NFL Players and their Criminal Histories
In 2019, an average of 16.5 million people watched NFL football games. Sundays during football season are family days for many, and relatives and friends often gather together to enjoy watching their favorite teams compete against one another. The NFL is a powerhouse of an organization, generating millions in TV advertising during games, and offering lucrative endorsement opportunities to its players. Team merchandise, concessions and tourism in areas where teams play are all benefited by the NFL as it drives business opportunities. NFL teams and individual players are regularly involved in giving back through a wide array of fundraising, and charity initiatives. It is no surprise that any scandal that involves the NFL gets a lot of press coverage and raises questions about the integrity of the organization, and whether it does enough to hold its players accountable.
A number of NFL players have run into trouble with the law, with charges ranging from domestic violence to animal abuse. This has raised questions about the NFL’s rules concerning its handling of players that commit crimes. Many spectators feel that the league should do more to hold its players accountable, and some have questioned the NFL’s values.
High Profile Cases Involving NFL Players
Ray Rice, a player for the Baltimore Ravens was arrested and charged for assault after a taped encountered in which he assaulted his fiancée, in March 2014. The incident got a lot of media attention, and shined a light onto domestic violence via the graphic video of Rice assaulting his fiance. There was a public backlash which eventually led to an NFL policy change regarding how it handles domestic violence cases in which its players are involved. Rice’s contract was terminated by the Baltimore Ravens in September 2014 and he was also suspended indefinitely by the league. He was however later reinstated after he appealed the decision in federal court. This still did not change his career path as he has not played professionally since before the incident.
Laurence Taylor, who played for the Giants from 1981 to 1993 had a long history of cocaine abuse and soliciting prostitutes. Most recently, Taylor was arrested for having sexual contact with a 16-year old prostitute, which resulted in a statutory rape charge.
Animal Abuse / Conspiracy
Michael Vick, who played for the Falcons and then later for the Eagles and the Jets, has been charged and served time for his involvement running a dog fighting ring. He served his sentence and returned to playing in the league.
It is important to note that the above is just a sample – many more criminal charges exist for NFL players. This raises important questions about the NFL, and its handling of players that run into trouble with the law.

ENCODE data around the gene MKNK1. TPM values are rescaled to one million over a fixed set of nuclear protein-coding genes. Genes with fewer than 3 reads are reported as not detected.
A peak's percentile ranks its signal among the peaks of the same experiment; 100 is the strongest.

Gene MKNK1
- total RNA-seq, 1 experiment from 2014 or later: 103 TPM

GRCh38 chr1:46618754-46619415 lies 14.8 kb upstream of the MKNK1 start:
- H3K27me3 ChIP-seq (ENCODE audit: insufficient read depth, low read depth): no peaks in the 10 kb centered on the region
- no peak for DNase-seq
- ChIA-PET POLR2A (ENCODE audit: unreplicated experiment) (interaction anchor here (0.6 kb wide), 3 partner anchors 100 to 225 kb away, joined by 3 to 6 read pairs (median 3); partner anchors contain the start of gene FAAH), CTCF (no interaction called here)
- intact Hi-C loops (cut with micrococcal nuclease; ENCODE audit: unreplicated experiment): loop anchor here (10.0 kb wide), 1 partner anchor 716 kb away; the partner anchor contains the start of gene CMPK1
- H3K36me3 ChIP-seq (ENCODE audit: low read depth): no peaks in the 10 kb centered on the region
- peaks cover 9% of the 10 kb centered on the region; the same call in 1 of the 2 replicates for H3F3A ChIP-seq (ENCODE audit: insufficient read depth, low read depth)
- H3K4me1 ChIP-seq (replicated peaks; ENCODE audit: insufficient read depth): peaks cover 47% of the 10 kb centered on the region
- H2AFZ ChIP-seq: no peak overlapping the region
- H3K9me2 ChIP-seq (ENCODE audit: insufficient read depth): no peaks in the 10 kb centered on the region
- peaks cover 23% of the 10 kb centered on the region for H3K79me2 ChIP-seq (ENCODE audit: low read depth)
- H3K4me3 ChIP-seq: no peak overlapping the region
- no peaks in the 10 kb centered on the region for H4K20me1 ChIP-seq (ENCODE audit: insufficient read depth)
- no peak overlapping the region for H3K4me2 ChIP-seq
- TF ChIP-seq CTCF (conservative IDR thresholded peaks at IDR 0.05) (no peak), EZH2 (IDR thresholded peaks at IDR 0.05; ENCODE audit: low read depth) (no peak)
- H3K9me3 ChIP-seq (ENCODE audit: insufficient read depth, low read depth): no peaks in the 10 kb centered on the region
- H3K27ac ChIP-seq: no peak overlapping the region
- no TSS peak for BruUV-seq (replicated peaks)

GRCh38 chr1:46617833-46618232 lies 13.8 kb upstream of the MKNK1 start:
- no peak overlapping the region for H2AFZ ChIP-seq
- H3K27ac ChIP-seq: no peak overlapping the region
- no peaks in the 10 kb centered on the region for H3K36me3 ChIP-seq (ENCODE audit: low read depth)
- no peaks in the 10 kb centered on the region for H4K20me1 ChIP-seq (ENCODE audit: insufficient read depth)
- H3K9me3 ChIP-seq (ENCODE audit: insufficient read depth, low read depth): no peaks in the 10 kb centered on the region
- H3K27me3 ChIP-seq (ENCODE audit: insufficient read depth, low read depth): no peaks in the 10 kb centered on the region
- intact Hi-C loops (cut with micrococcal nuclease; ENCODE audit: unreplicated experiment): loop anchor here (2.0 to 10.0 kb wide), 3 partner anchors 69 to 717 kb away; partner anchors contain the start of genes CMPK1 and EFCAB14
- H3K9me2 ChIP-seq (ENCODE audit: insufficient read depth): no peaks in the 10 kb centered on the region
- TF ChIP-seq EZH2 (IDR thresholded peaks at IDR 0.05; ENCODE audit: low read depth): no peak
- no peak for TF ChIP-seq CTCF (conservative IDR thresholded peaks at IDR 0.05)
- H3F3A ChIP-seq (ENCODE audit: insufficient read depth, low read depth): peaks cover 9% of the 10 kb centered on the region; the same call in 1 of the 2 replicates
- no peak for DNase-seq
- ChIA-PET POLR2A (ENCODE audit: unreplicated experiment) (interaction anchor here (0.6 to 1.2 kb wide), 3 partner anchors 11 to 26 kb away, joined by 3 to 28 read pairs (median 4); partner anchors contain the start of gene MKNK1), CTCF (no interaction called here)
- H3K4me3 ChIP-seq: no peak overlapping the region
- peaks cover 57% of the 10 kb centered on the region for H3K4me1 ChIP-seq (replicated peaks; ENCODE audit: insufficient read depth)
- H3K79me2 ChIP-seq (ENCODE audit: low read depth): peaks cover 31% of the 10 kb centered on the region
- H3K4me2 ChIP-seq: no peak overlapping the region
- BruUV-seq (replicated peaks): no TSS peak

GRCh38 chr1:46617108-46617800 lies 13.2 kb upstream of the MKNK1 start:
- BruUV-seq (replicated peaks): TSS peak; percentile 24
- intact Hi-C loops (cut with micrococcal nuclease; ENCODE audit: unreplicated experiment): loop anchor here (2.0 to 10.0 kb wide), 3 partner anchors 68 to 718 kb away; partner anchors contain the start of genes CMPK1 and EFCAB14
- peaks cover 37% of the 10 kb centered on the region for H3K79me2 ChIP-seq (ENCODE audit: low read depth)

Aaron Hernandez, a player for the New England Patriots was charged and convicted for first degree murder and sentenced to life in prison. He has since committed suicide.
What % of NFL players have a criminal record?
Based on research conducted in 2017, slightly over 50% of NFL players have some sort of a criminal record. This is based on the number of players with arrest records, not necessarily convictions.
Which NFL Team has the most players with criminal records?
To assess how NFL teams rank in players with criminal records, one must consider the number of total player arrests per team, while a player was employed by the team. The Minnesota Vikings rank #1 in player arrests with a total of 49 arrests of players while they played on the team. The Denver Broncos is a close second with 47 arrests.
Arrests and Convictions among NFL Players
The number of arrests of NFL players is high – nearly 900. Out of those, there are 50 documented convictions of NFL players, both current and former. In most cases, a conviction is enough to derail an NFL player’s career and many retire after being convicted. In some cases, such as for Michael Vick, there is a second chance to return to the league after completing their sentence.
Can a Felon Play in the NFL?
The NFL has allowed convicted felons to play on teams, and does not have a rule that bars a player from playing in the NFL because of a prior felony conviction. The NFL has imposed suspensions and teams have released players due to troubles with the law, but there is often an opportunity for the player to return to another team after the backlash has died down.
In conclusion, many questions have been raised about the integrity of the NFL, and people remain concerned about its ethics as an organization. There are also questions about the root cause of a high number of violent crimes among the NFL player population. One theory is that due to the contact of the sport, NFL players are at a higher risk for Chronic Traumatic Encephalopathy (CTE) which can lead to depression, and violent and erratic behavior. This is an area of active research which will likely provide a lot more valuable insights into the brains of NFL players. Overall, the NFL prioritizes the skills of its players and understands that fans want to watch high performing players on the field, regardless of their criminal history.